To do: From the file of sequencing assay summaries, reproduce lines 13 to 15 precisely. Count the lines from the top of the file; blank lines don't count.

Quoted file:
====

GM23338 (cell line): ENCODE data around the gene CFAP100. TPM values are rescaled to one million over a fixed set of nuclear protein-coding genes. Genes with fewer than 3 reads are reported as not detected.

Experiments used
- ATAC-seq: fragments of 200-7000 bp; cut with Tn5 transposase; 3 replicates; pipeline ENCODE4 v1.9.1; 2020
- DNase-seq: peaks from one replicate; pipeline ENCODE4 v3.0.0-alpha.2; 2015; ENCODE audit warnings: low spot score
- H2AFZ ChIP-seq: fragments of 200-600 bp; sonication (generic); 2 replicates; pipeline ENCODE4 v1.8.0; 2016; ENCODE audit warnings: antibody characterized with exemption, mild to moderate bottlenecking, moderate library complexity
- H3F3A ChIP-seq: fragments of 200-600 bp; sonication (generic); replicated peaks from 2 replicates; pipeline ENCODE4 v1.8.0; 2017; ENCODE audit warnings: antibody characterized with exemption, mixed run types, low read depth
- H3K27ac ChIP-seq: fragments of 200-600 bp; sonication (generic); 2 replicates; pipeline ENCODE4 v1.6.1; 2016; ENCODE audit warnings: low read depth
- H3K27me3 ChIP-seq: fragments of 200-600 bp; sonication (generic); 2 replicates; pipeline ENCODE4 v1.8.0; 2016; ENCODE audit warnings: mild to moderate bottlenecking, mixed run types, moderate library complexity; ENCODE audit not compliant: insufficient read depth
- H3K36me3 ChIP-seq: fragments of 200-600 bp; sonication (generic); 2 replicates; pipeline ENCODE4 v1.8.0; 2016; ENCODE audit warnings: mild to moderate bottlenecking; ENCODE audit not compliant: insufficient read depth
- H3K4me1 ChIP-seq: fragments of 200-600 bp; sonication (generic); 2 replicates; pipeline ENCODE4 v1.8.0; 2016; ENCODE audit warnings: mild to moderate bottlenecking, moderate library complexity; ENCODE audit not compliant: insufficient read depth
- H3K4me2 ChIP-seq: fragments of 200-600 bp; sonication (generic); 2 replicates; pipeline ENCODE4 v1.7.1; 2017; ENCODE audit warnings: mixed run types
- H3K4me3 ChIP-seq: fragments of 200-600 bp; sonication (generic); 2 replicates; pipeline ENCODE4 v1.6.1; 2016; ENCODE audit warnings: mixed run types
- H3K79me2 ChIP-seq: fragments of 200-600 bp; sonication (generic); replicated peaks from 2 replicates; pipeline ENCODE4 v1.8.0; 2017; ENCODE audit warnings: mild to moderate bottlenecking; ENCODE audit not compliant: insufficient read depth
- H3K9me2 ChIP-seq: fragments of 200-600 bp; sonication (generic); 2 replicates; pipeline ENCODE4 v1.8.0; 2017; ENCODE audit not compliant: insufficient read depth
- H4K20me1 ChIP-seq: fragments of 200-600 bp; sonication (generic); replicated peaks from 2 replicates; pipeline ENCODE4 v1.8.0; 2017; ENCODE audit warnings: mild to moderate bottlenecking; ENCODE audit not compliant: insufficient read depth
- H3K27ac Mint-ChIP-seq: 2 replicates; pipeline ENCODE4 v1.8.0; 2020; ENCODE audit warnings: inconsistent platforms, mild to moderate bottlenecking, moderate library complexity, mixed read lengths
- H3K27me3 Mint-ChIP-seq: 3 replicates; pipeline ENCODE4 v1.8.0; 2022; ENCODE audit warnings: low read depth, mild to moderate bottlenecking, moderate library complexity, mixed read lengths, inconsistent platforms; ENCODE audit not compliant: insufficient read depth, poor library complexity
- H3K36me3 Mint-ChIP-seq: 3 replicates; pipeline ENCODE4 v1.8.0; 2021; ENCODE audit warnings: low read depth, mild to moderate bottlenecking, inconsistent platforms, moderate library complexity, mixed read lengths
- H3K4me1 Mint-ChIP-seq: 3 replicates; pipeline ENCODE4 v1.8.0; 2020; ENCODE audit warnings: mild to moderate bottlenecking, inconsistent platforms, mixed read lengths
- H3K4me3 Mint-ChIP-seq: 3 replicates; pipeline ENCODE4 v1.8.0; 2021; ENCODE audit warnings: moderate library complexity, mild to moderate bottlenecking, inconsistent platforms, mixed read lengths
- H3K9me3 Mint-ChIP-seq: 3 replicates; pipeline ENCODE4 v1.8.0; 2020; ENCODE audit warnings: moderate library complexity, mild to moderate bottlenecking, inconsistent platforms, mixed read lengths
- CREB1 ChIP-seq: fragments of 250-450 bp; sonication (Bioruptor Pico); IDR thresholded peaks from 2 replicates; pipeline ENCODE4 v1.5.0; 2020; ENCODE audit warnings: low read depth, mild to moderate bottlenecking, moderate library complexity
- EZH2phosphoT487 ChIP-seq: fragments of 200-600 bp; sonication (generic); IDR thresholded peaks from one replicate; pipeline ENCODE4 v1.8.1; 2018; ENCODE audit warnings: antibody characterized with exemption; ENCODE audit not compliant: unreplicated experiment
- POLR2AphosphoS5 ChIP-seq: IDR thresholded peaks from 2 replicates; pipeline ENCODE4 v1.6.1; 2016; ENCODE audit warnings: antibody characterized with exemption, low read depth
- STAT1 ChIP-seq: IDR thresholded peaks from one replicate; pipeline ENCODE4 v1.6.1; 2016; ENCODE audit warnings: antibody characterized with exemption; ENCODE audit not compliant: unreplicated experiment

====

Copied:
- H3K79me2 ChIP-seq: fragments of 200-600 bp; sonication (generic); replicated peaks from 2 replicates; pipeline ENCODE4 v1.8.0; 2017; ENCODE audit warnings: mild to moderate bottlenecking; ENCODE audit not compliant: insufficient read depth
- H3K9me2 ChIP-seq: fragments of 200-600 bp; sonication (generic); 2 replicates; pipeline ENCODE4 v1.8.0; 2017; ENCODE audit not compliant: insufficient read depth
- H4K20me1 ChIP-seq: fragments of 200-600 bp; sonication (generic); replicated peaks from 2 replicates; pipeline ENCODE4 v1.8.0; 2017; ENCODE audit warnings: mild to moderate bottlenecking; ENCODE audit not compliant: insufficient read depth